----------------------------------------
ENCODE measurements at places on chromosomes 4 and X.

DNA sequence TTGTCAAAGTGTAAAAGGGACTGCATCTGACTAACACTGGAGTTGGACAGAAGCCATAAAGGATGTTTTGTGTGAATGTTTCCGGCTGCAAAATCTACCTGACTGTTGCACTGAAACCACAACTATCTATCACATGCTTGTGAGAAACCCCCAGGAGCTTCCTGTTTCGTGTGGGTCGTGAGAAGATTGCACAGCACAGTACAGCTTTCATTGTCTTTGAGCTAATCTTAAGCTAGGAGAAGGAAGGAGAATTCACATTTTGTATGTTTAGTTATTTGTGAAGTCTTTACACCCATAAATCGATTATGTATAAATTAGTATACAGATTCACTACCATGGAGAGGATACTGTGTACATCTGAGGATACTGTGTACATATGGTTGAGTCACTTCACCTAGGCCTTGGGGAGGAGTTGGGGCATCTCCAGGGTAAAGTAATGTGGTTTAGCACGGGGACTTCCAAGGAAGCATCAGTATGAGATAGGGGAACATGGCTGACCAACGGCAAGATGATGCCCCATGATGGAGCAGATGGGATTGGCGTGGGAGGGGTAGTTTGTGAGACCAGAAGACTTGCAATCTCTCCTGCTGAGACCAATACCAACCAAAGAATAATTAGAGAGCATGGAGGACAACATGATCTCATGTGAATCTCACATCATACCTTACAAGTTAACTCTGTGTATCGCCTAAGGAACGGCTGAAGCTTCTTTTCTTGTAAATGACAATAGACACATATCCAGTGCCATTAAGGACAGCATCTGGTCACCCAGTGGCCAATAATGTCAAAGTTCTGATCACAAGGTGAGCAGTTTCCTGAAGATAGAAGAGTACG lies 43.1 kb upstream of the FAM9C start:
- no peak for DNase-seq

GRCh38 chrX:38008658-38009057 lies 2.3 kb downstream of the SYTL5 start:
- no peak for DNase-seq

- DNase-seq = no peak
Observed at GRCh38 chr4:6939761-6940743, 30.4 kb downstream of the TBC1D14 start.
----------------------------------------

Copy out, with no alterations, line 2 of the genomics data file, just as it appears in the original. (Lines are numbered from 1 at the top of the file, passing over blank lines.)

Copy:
DNA sequence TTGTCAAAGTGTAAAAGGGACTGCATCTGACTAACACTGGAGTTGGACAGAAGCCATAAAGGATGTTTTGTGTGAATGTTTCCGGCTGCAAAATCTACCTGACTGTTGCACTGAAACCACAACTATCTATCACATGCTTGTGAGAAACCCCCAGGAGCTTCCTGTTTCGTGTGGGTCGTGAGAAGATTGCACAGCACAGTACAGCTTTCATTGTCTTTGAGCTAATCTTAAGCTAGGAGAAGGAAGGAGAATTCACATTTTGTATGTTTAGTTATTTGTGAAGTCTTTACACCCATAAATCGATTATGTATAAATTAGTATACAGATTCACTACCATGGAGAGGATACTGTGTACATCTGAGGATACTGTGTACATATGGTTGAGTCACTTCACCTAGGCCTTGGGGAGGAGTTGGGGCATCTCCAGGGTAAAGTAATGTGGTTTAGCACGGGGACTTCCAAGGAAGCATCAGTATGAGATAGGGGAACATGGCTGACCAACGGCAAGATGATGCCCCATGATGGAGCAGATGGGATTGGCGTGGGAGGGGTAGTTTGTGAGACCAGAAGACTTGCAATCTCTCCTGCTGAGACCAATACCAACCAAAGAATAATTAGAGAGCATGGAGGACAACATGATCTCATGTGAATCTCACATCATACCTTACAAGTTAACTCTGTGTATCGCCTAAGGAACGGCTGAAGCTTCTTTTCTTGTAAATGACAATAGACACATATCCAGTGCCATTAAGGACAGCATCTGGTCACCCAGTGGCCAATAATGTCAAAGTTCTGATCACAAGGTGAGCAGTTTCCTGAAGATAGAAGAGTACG lies 43.1 kb upstream of the FAM9C start: